[--strftime STRFTIME_FORMAT]

optional arguments:
  -h, --help            show this help message and exit
  -V, --version         show program's version number and exit
  -d, --debug           enable debug mode
  -C CONF_FILE, --config CONF_FILE
                        path to the configuration file
  --modules-list, --module-list
                        display modules (plugins & exports) list and exit
  --disable-plugin DISABLE_PLUGIN, --disable-plugins DISABLE_PLUGIN
                        disable plugin (comma separed list)
  --enable-plugin ENABLE_PLUGIN, --enable-plugins ENABLE_PLUGIN
                        enable plugin (comma separed list)
  --disable-process     disable process module
  --disable-webui       disable the Web Interface
  --light, --enable-light
                        light mode for Curses UI (disable all but top menu)
  -0, --disable-irix    task's cpu usage will be divided by the total number
                        of CPUs
  -1, --percpu          start Glances in per CPU mode
  -2, --disable-left-sidebar
                        disable network, disk I/O, FS and sensors modules
  -3, --disable-quicklook
                        disable quick look module
  -4, --full-quicklook  disable all but quick look and load
  -5, --disable-top     disable top menu (QL, CPU, MEM, SWAP and LOAD)
  -6, --meangpu         start Glances in mean GPU mode
  --disable-history     disable stats history
  --disable-bold        disable bold mode in the terminal
  --disable-bg          disable background colors in the terminal
  --enable-irq          enable IRQ module
  --enable-process-extended
                        enable extended stats on top process
  --sort-processes {cpu_percent,memory_percent,username,cpu_times,io_counters,name}
                        Sort processes by: cpu_percent, memory_percent,
                        username, cpu_times, io_counters, name
  --export EXPORT       enable export module (comma separed list)
  --export-csv-file EXPORT_CSV_FILE
                        file path for CSV exporter
  --export-csv-overwrite
                        overwrite existing CSV file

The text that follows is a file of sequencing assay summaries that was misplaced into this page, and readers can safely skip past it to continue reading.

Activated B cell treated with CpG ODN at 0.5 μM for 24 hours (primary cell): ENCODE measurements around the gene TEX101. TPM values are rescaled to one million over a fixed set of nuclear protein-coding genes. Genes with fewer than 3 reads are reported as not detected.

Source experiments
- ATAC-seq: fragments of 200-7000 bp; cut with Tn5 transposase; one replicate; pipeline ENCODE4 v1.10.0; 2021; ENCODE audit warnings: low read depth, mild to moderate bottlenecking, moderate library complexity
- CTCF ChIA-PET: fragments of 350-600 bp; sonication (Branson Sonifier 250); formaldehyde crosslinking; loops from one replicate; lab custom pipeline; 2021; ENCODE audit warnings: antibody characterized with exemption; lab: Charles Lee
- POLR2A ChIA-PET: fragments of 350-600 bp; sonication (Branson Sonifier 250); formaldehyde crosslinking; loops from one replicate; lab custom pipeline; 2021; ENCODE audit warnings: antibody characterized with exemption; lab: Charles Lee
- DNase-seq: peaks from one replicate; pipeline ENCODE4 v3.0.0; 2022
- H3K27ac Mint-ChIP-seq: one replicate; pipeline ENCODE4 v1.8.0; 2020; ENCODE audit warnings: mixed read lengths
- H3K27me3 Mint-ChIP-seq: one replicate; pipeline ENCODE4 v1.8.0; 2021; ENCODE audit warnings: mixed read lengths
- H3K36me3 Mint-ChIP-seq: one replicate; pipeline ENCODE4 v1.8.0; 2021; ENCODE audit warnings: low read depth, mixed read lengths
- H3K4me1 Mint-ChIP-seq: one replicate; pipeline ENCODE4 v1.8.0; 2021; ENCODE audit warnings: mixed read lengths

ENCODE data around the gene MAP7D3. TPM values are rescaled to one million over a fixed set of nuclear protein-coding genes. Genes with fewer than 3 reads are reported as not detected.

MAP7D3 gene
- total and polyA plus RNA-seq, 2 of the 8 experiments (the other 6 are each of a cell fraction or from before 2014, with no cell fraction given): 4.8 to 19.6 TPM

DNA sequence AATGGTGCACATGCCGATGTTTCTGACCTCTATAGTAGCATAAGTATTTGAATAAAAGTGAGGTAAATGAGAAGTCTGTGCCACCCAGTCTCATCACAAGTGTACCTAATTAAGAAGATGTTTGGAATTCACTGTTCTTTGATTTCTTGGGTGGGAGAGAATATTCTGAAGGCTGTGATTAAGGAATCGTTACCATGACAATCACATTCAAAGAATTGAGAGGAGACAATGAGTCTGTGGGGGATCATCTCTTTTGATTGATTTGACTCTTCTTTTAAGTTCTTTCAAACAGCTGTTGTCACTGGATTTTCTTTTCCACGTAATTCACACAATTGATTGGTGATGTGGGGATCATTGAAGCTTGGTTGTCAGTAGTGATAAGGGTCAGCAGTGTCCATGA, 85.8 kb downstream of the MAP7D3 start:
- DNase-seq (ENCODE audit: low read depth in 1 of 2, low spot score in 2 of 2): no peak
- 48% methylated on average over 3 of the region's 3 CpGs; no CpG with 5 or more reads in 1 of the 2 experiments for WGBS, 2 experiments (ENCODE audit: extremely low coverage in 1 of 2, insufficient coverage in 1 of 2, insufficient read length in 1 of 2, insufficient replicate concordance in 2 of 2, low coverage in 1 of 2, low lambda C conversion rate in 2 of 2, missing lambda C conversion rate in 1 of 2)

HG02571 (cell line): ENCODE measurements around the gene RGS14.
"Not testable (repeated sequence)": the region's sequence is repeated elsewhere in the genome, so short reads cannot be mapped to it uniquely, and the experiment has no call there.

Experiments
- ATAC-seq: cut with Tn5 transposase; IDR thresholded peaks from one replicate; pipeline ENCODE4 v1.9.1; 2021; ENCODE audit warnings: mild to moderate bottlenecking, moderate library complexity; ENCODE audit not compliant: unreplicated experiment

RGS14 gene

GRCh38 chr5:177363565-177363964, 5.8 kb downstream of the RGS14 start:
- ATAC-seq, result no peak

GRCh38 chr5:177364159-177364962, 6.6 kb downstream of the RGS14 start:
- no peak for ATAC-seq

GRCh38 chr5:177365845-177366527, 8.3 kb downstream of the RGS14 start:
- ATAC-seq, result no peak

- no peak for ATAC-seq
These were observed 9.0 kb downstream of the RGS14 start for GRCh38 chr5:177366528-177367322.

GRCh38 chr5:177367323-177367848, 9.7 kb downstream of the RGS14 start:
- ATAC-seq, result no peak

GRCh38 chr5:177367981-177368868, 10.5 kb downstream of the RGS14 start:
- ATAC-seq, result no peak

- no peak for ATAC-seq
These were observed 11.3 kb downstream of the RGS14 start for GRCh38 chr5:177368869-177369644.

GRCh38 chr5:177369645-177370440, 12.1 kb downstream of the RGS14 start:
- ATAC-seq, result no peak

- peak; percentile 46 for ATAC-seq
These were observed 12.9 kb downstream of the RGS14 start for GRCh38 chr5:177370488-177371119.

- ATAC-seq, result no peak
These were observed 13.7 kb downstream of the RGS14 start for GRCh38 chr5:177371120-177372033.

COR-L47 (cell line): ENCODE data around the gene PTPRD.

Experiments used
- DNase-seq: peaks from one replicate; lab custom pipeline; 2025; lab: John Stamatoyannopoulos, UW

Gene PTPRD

--export-json-file EXPORT_JSON_FILE
                        file path for JSON exporter
  --export-graph-path EXPORT_GRAPH_PATH
                        Folder for Graph exporter
  -c CLIENT, --client CLIENT
                        connect to a Glances server by IPv4/IPv6 address or
                        hostname
  -s, --server          run Glances in server mode
  --browser             start the client browser (list of servers)
  --disable-autodiscover
                        disable autodiscover feature
  -p PORT, --port PORT  define the client/server TCP port [default: 61209]
  -B BIND_ADDRESS, --bind BIND_ADDRESS
                        bind server to the given IPv4/IPv6 address or hostname
  --username            define a client/server username
  --password            define a client/server password
  -u USERNAME_USED      use the given client/server username
  --snmp-community SNMP_COMMUNITY
                        SNMP community
  --snmp-port SNMP_PORT
                        SNMP port
  --snmp-version SNMP_VERSION
                        SNMP version (1, 2c or 3)
  --snmp-user SNMP_USER
                        SNMP username (only for SNMPv3)
  --snmp-auth SNMP_AUTH
                        SNMP authentication key (only for SNMPv3)
  --snmp-force          force SNMP mode
  -t TIME, --time TIME  set minumum refresh rate in seconds [default: 2 sec]
  -w, --webserver       run Glances in web server mode (python3-bottle needed,
                        static files not included)
  --cached-time CACHED_TIME
                        set the server cache time [default: 1 sec]
  --open-web-browser    try to open the Web UI in the default Web browser
  -q, --quiet           do not display the curses interface
  -f PROCESS_FILTER, --process-filter PROCESS_FILTER
                        set the process filter pattern (regular expression)
  --process-short-name  force short name for processes name
  --process-long-name   force long name for processes name
  --stdout STDOUT       display stats to stdout, one stat per line (comma